The survey was conducted using the WHO NCD STEPS instrument version 2.2 [15], which prescribes three steps for measuring NCD risk factors. STEP I measures behavioural risk factors, STEP II covers physical measurements, and STEP III measures biological risk factors. Socio-demographic information on age and gender, education, marital and work status, as well as information on tobacco use, alcohol consumption, fruit and vegetable consumption, physical activity, and history of chronic conditions was collected by trained interviewers in face-to-face interviews. We used wet chemistry to measure biological risk factors.

Current smoking.

Questions and pictorial show cards of tobacco products were used to identify current users (those who had smoked in the past 30 days).

Alcohol consumption.

Questions were asked to determine the percentage of lifetime abstainers, past 12 months abstainers and current users of alcohol using the WHO protocol. Consumption of ≥60 gm of pure alcohol for men and ≥40 gm of pure alcohol for women on an average day in the past 30 days was considered harmful use [14]. To encourage respondents to disclose the alcohol and tobacco consumption habits, we maintained privacy during interviews and ensured respondents that responses would be reported anonymously.

Diet.

Information was recorded on the number of days that respondents consumed fruit and vegetables in a typical week, and the number of servings of fruit and vegetables consumed on average per day. Less than five servings of fruits and vegetables per day was considered insufficient fruit and vegetable intake [14].

Physical activity.

Physical activity was assessed using the Global Physical Activity Questionnaire (GPAQ) [16]. The GPAQ asks respondents about activity for transport purposes, vigorous and moderate activity at work, and vigorous and moderate activity in leisure time, and time spent sitting. Show-cards with culturally relevant examples were used to aid respondents in classifying activities. Analysis and categorization followed existing guidelines [15,17], and those who did not meet the criteria for vigorous and moderate intensity activities were categorised as having low physical activity.

History of raised blood pressure and blood glucose.

Participants were asked about their history of raised blood pressure or blood glucose and treatment advised by a doctor to control these (such as medicines prescribed, a special diet to be followed, advice to reduce salt intake, lose weight, stop smoking, or do more exercise).

Physical measurements.

Using the STEPS protocol and recommended instruments ensured accuracy of height and weight measurements, BMI calculations and blood pressure measurements. Height and weight were measured and body mass index (BMI) calculated according to the protocol. Height was recorded in centimetres using a portable standard stature scale. Weight was recorded in kilograms using a portable digital weighing scale (Seca, Germany). Waist and hip circumference was measured in centimetres using constant tension tapes (Seca, Germany) [14]. A BMI of ≥30.0 and between 25.0 and 29.9 was considered obese and overweight, respectively.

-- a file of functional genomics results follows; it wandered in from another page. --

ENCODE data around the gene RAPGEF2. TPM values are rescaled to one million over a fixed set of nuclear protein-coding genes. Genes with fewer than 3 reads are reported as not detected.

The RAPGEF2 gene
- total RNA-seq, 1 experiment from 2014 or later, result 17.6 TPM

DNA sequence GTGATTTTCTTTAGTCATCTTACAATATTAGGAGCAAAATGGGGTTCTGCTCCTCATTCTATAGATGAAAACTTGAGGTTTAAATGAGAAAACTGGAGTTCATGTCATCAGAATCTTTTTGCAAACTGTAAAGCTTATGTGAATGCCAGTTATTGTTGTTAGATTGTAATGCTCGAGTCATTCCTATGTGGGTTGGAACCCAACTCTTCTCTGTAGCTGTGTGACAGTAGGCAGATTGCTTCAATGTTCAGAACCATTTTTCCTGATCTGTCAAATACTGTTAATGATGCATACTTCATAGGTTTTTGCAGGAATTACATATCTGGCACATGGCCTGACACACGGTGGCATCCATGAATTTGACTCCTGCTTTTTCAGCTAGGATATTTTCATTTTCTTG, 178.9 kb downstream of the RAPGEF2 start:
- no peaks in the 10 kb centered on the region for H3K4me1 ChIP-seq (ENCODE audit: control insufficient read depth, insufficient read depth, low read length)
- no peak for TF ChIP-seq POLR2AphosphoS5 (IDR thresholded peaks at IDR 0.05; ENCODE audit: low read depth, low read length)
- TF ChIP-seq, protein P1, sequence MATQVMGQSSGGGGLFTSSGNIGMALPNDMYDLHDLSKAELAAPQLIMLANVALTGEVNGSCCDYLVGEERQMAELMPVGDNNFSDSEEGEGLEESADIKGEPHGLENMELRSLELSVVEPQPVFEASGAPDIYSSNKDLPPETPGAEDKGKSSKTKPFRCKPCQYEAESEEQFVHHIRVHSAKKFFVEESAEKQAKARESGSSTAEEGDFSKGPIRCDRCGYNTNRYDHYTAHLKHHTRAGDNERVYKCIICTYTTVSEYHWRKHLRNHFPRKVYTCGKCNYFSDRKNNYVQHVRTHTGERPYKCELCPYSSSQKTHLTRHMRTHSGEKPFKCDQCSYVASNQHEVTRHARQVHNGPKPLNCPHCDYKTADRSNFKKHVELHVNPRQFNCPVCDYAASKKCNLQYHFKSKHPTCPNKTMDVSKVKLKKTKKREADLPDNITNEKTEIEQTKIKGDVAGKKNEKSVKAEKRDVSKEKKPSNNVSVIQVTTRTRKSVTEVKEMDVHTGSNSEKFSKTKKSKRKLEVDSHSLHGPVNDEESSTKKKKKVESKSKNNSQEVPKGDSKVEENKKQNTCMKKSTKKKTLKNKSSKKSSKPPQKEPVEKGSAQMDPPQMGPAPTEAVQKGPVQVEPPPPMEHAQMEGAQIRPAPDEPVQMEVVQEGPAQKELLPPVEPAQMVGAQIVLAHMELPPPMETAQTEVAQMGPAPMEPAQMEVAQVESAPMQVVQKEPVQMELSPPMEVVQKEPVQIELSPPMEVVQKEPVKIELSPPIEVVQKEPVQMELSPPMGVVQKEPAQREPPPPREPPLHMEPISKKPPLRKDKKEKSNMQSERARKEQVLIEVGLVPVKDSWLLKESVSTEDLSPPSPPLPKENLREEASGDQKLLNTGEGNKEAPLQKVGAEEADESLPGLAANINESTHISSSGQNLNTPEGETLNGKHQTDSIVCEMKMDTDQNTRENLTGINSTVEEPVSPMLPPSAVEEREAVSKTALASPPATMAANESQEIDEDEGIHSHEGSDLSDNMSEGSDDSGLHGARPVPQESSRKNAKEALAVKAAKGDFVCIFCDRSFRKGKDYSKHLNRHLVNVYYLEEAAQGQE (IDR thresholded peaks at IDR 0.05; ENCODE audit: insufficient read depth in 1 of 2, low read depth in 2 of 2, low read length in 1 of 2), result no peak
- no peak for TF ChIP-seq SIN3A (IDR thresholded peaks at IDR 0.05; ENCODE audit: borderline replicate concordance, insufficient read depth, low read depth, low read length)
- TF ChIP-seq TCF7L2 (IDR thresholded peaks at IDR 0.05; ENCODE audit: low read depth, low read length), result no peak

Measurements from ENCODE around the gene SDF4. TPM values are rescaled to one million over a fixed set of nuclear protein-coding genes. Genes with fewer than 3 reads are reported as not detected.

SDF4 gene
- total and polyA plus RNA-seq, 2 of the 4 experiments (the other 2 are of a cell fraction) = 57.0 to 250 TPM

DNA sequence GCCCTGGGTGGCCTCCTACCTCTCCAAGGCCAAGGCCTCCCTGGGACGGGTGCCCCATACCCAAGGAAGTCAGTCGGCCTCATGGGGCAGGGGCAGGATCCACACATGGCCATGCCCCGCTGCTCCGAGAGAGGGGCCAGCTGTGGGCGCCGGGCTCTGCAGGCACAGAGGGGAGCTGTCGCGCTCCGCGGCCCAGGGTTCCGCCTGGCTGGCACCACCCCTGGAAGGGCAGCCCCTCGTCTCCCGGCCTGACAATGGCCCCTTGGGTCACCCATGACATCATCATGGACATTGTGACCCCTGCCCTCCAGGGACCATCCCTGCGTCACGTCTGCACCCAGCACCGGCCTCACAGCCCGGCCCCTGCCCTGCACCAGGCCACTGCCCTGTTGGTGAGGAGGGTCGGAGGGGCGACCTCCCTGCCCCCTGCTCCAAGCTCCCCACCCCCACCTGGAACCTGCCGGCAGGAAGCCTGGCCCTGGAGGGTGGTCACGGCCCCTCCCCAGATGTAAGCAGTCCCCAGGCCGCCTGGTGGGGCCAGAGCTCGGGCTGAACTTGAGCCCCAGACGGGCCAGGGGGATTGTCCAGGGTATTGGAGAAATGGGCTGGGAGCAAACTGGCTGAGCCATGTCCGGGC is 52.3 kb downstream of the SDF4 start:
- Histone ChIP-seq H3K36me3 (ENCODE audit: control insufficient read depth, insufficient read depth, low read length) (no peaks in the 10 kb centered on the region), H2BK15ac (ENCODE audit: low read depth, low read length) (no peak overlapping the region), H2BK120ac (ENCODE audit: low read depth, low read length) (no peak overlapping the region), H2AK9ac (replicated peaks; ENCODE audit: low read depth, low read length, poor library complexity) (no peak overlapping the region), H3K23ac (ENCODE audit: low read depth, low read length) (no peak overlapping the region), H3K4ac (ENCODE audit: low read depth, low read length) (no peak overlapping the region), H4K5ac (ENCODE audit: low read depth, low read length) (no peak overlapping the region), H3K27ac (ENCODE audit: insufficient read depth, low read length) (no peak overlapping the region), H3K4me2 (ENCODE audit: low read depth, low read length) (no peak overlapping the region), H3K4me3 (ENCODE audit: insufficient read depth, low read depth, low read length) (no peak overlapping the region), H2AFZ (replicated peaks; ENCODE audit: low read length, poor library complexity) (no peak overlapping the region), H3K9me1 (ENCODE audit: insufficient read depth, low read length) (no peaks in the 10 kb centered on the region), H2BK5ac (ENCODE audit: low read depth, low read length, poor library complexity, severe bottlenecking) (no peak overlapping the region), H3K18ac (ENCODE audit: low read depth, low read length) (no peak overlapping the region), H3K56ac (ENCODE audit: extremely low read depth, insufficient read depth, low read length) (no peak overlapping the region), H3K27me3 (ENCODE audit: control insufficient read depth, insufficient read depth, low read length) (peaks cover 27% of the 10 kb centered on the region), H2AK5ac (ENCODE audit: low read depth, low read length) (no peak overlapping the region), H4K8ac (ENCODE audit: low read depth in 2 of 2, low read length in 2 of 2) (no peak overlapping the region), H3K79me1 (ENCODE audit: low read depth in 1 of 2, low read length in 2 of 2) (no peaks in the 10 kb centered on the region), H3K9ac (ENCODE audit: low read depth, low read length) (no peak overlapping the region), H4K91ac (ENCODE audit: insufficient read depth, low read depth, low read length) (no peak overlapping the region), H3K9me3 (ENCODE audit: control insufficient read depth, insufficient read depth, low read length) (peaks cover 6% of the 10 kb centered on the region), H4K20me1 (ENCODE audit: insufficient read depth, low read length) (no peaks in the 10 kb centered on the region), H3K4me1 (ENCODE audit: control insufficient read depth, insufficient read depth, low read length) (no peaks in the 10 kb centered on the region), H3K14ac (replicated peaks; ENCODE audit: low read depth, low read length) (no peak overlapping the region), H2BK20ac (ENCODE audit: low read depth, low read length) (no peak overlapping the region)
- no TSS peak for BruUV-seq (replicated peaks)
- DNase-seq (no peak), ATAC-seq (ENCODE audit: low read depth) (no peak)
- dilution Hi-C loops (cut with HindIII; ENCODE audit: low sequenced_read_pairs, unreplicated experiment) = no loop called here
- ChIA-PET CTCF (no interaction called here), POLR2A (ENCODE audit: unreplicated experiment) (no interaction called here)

Blood pressure measurement.

Blood pressure was measured using a digital, automated blood pressure monitor (OMRON digital device, OMRON, Netherlands) with an appropriate sized cuff. Raised blood pressure was defined as having systolic blood pressure ≥140 mm Hg and/or diastolic blood pressure ≥90 mm Hg during the study, or being previously diagnosed as having hypertension. This was determined by documentation such as a treatment record book, or participant history of medication for high blood pressure [14].

Biochemical measurements.

A mobile laboratory was used in data collection. The mobile laboratory contained logistics and human resources required including a semi-auto analyser and all of the chemicals required for blood glucose testing and lipid profile measurements. For preservation of the chemicals used for the tests and ensuring that the cold chain was maintained for collected samples, continuous refrigeration was ensured using an electric generator. Fasting samples were taken to measure blood glucose and blood lipids and measured using the wet (liquid) method. Participants were instructed to fast overnight for 12 hours and diabetic patients on medication were reminded to bring their medicine/insulin with them and take their medicine after providing the blood sample. A venous blood sample (4 ml of blood) was taken using a flashback needle with an aseptic technique and kept in plain and fluoride treated tubes. Those samples were kept in an ice pack carrier and brought to the mobile laboratory within one hour. Biochemical measurements of blood glucose and lipids were done using semi-automated procedures (Bioanalyzer, Analyticon, Germany) and commercially available kits (Analyticon, Germany). Plasma glucose was estimated using the GOD-PAP (glucose oxidase/peroxidise–phenol-4-amenophenazone) method. Serum total cholesterol was determined by an enzymatic endpoint method using the CHOD-PAP (cholesteroloxidase/peroxidase– 4-phenol-aminoantipyrine) method [18]. Participants with blood glucose level ≥126 mg/dl or currently under medication for raised blood glucose were considered as having raised blood glucose. The lipid profile included total cholesterol, triglycerides and HDL cholesterol. LDL cholesterol calculated using the aforementioned three parameters of cholesterol. The cut off point for raised total cholesterol was ≥190 mg/dl. A team of medical laboratory technologists, medical laboratory technicians and pathologist used a predefined protocol including routine calibration for ensuring test accuracy.